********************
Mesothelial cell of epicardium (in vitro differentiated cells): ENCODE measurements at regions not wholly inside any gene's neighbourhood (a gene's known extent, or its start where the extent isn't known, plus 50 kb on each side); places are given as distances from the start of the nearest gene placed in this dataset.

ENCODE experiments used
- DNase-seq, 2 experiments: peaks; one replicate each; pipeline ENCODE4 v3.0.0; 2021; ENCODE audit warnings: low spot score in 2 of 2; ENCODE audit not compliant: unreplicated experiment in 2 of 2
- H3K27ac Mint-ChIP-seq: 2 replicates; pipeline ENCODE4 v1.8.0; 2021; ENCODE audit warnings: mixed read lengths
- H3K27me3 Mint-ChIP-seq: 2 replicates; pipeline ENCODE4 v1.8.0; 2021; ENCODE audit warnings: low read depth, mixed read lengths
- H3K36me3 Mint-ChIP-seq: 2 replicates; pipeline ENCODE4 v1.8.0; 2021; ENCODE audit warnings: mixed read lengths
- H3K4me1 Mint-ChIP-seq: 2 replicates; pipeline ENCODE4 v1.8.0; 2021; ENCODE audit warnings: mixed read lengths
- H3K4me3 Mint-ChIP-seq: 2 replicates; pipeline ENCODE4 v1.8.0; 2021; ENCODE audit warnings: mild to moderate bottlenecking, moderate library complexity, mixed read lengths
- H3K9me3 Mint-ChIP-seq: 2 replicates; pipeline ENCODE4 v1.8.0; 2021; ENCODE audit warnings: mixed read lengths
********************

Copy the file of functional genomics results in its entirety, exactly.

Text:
Mesothelial cell of epicardium (in vitro differentiated cells): ENCODE measurements at regions not wholly inside any gene's neighbourhood (a gene's known extent, or its start where the extent isn't known, plus 50 kb on each side); places are given as distances from the start of the nearest gene placed in this dataset.

ENCODE experiments used
- DNase-seq, 2 experiments: peaks; one replicate each; pipeline ENCODE4 v3.0.0; 2021; ENCODE audit warnings: low spot score in 2 of 2; ENCODE audit not compliant: unreplicated experiment in 2 of 2
- H3K27ac Mint-ChIP-seq: 2 replicates; pipeline ENCODE4 v1.8.0; 2021; ENCODE audit warnings: mixed read lengths
- H3K27me3 Mint-ChIP-seq: 2 replicates; pipeline ENCODE4 v1.8.0; 2021; ENCODE audit warnings: low read depth, mixed read lengths
- H3K36me3 Mint-ChIP-seq: 2 replicates; pipeline ENCODE4 v1.8.0; 2021; ENCODE audit warnings: mixed read lengths
- H3K4me1 Mint-ChIP-seq: 2 replicates; pipeline ENCODE4 v1.8.0; 2021; ENCODE audit warnings: mixed read lengths
- H3K4me3 Mint-ChIP-seq: 2 replicates; pipeline ENCODE4 v1.8.0; 2021; ENCODE audit warnings: mild to moderate bottlenecking, moderate library complexity, mixed read lengths
- H3K9me3 Mint-ChIP-seq: 2 replicates; pipeline ENCODE4 v1.8.0; 2021; ENCODE audit warnings: mixed read lengths